Wood: I worked really hard on the audition.  I didn’t have a lot of time to prepare, but I spent a lot of time over a few days working on it, and that’s how I got the job.

Pierre: That’s wonderful, because sometimes I see a production, and because the cast works so well together and each actor seems so perfectly suited for the parts, they appear to be hand-picked.

Wood: I can count on one hand the parts that I was offered.  Unless you’re seen as a real asset commercially to something, you have to audition.  Even Zach Quinto (Heroes, Star Trek), who certainly brought a commercial aspect to the production, had to audition. The status of the play (Angels in America) is so great that the producers felt that they could pick from a wide array of people even though it’s an Off-Broadway contract, so they knew that they could get people to audition.  I think it’s pretty rare to get hand-selected.

Pierre: You also play one of Prior Walter’s ancestors, which is quite a departure from the conservative Roy Cohn.   In it, you wear a costume with a tall wig that reminds me of the film Rob Roy.  Are you familiar with it?

Wood: Yeah, yeah. A little bit like Tim Roth.

Pierre: Yes, yes!

Wood: I thought of Tim Roth, too, from time to time.

Pierre: Your costume immediately made me think of Tim Roth.  Is it fun to play that role?

Wood: I love playing that role!

Pierre: Don’t Ask, Don’t Tell was just repealed a few weeks ago.  In light of this play’s material, where characters discuss the violation of gay rights, what kind of impact do you think the decision will have in politics, the military, and in the gay community?

Wood: I hope it’s just one more step towards normalizing the presence of gay people in this country.  That they get to feel that their lives could be lived just as fully as heterosexuals.  That they don’t have to apologize for themselves, or deny themselves the experience that all Americans have.  If they serve their country, they get to serve it as themselves and not pretending to be somebody.  I’m assuming that it will be part of a progressive trend and not just a blip in the timeline of American history.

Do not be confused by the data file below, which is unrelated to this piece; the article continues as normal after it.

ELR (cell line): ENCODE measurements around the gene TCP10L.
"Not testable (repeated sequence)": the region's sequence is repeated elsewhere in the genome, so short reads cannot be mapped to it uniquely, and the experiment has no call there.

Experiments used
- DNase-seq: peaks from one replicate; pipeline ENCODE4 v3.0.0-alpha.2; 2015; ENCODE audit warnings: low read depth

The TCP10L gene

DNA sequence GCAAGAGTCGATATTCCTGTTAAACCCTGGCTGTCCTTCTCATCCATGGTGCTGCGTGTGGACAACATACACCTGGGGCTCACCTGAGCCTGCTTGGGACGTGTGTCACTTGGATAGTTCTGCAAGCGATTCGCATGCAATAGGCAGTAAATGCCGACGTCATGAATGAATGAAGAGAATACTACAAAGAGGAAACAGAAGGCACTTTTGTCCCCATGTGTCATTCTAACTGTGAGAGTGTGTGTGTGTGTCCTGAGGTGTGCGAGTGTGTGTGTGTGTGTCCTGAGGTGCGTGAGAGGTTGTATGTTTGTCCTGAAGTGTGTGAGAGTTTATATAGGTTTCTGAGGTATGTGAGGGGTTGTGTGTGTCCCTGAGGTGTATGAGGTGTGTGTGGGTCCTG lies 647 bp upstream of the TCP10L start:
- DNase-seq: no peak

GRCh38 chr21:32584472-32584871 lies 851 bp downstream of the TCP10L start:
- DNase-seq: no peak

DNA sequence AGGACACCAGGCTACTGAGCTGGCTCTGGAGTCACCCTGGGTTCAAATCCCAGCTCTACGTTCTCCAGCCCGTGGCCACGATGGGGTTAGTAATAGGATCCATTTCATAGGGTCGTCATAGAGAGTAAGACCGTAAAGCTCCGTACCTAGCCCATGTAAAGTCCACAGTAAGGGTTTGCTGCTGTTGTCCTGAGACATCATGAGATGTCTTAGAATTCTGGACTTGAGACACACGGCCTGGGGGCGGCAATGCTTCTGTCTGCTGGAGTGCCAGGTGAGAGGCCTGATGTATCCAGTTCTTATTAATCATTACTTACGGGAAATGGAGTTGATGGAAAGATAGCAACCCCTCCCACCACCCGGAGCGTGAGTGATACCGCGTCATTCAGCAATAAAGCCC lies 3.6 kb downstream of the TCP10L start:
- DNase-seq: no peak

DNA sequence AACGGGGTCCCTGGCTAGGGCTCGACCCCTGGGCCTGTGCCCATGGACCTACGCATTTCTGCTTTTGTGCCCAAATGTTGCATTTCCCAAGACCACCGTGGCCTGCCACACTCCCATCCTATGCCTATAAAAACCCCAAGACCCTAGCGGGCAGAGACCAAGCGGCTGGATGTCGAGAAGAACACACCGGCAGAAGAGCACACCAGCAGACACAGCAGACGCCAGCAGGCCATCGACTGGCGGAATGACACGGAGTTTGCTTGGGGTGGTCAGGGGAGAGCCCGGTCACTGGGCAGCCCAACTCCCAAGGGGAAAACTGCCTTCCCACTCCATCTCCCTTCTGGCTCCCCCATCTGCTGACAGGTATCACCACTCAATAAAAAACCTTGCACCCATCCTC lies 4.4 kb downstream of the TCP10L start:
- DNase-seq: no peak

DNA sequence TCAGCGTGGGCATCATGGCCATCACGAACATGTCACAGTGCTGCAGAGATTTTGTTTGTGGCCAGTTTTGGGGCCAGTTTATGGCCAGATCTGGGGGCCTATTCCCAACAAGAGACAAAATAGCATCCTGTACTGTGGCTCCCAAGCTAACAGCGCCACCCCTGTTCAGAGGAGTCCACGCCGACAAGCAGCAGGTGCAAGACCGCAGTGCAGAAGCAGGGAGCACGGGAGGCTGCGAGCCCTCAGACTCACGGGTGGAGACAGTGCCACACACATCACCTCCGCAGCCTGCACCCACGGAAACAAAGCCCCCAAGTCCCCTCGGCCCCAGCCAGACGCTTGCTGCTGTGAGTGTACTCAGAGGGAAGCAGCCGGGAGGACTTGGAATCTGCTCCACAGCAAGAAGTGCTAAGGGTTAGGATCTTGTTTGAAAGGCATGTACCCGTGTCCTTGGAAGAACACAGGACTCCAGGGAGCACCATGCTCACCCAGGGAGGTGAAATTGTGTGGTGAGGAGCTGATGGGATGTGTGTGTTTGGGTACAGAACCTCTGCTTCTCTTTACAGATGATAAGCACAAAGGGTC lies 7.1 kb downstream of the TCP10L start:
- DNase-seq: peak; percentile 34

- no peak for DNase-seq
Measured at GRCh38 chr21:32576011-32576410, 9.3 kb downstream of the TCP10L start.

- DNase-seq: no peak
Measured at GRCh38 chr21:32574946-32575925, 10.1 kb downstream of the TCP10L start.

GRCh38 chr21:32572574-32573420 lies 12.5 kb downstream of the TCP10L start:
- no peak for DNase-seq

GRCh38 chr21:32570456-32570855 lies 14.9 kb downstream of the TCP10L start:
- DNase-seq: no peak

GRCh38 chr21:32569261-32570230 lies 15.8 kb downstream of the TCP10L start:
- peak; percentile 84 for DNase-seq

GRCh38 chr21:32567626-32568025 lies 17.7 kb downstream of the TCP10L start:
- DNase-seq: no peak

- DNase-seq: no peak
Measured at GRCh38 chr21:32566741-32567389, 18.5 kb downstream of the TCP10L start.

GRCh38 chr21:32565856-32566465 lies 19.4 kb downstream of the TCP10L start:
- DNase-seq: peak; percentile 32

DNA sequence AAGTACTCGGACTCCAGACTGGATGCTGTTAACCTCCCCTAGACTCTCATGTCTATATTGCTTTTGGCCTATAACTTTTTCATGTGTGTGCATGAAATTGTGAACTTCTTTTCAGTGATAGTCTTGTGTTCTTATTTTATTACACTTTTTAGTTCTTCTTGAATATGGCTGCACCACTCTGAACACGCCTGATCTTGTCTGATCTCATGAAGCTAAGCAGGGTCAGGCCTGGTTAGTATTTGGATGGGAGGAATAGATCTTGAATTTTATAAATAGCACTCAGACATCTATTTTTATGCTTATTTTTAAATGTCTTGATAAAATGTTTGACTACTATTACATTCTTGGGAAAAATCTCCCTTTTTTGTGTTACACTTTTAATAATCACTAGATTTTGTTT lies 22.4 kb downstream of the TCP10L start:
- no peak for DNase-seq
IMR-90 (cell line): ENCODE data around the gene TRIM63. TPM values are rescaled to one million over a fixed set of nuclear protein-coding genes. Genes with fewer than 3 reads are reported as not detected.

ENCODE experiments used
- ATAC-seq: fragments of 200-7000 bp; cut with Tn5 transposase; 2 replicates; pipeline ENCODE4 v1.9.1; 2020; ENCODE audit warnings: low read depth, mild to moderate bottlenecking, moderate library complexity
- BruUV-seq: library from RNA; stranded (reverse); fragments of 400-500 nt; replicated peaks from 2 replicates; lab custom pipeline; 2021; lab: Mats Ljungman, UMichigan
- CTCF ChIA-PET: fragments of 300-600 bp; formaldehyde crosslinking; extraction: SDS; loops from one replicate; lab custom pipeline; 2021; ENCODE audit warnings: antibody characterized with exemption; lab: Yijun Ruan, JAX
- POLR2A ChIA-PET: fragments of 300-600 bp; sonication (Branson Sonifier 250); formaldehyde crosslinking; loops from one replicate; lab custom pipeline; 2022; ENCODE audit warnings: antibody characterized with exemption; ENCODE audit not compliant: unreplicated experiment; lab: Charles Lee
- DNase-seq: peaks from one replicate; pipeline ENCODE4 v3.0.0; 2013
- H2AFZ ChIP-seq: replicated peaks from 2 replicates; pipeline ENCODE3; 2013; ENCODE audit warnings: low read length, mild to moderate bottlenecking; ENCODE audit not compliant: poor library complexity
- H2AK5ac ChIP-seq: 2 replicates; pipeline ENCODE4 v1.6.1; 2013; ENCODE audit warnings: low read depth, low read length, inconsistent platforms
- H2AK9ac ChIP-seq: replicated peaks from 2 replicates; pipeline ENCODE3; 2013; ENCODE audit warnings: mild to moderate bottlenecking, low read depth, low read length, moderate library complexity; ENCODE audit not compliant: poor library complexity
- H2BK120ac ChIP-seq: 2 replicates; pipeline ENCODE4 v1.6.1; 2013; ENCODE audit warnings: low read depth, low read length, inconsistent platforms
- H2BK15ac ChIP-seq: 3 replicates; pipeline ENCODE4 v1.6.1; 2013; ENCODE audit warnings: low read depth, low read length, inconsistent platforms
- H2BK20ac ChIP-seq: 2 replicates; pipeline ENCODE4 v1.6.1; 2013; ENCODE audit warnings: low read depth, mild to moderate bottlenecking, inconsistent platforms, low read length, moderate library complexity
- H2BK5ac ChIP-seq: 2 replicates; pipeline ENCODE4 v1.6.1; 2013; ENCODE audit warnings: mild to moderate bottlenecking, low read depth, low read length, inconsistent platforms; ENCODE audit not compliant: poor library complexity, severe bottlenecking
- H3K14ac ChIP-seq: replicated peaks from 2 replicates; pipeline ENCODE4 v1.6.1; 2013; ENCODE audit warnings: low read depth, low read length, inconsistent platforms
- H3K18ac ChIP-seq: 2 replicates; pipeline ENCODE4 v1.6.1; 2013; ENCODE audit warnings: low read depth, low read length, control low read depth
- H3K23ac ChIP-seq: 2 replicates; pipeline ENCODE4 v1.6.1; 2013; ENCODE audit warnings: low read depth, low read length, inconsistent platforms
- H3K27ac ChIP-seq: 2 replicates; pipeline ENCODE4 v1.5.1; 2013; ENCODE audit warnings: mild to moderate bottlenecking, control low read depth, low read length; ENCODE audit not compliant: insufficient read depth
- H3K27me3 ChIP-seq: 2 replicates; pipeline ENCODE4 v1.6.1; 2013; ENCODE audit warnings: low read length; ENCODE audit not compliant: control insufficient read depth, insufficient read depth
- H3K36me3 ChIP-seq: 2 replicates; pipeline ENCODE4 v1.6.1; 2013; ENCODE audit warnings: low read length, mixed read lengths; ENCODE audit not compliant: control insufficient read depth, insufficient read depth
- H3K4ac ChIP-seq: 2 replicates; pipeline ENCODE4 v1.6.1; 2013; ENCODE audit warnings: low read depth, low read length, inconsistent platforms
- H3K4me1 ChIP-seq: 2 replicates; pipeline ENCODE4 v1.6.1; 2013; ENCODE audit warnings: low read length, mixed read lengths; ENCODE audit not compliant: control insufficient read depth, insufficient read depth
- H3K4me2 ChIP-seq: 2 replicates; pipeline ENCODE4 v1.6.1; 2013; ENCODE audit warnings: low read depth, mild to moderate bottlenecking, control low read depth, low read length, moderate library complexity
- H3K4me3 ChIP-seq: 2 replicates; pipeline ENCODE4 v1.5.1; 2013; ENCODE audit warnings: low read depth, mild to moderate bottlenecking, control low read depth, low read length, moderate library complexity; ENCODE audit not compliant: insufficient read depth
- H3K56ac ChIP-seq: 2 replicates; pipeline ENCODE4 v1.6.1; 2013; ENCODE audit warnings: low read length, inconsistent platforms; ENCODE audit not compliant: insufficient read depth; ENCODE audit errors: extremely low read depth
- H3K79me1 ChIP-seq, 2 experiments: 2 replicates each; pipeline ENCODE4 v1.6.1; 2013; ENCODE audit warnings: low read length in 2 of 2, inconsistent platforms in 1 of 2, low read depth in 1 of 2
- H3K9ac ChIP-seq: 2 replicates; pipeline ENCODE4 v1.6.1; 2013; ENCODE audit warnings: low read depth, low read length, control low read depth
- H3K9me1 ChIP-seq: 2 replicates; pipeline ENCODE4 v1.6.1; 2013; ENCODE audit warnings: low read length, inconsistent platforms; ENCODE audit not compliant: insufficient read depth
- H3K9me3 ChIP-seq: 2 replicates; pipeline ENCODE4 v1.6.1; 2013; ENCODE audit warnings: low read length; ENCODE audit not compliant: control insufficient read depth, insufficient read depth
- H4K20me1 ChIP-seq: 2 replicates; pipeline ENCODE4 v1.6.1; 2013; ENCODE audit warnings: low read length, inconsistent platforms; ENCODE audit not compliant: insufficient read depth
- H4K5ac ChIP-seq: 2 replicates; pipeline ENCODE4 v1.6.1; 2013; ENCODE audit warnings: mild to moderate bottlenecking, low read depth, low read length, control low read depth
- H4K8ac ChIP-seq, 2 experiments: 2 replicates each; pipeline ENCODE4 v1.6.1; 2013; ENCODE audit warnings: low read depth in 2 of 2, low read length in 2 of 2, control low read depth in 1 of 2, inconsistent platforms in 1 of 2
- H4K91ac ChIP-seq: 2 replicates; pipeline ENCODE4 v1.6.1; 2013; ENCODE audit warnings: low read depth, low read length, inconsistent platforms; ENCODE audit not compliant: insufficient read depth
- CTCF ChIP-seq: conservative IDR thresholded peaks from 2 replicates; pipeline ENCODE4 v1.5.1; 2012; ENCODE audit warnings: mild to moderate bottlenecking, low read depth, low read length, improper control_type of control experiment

Pierre: What do you think about Obama as President so far?

Wood:  I think he’s a great president.  There are times when I wish he’d take the fight to the conservatives more directly, but he’s accomplished some amazing things.  He has, in a subtle way, done an awful lot of dramatic things. If he is re-elected, I think we’re going to see a fantastic eight years.  I give him all credit for what he has done so far.

Pierre: What was your favorite movie of 2010?

Wood: I liked 127 Hours and It’s Kind of a Funny Story, which is about a kid who’s feeling suicidal and gets himself committed to an insane asylum and realizes that the level of other people’s insanity is deeper than he’s counted on.  His story is kind of working through his problems and getting wisdom from the other inmates.  It’s funny and it’s very sweet.  Best movies that I’ve seen in a long time.

Pierre: Favorite Broadway show of the year?

Wood: I saw La Bête, which I really liked.  I haven’t seen too many, so I’m going to have to stop there.

cindypierre @ stageandcinema.com

photos by Joan Marcus

Angels in America
extended to March 27 at time of publication
for tickets, visit http://www.signaturetheatre.org/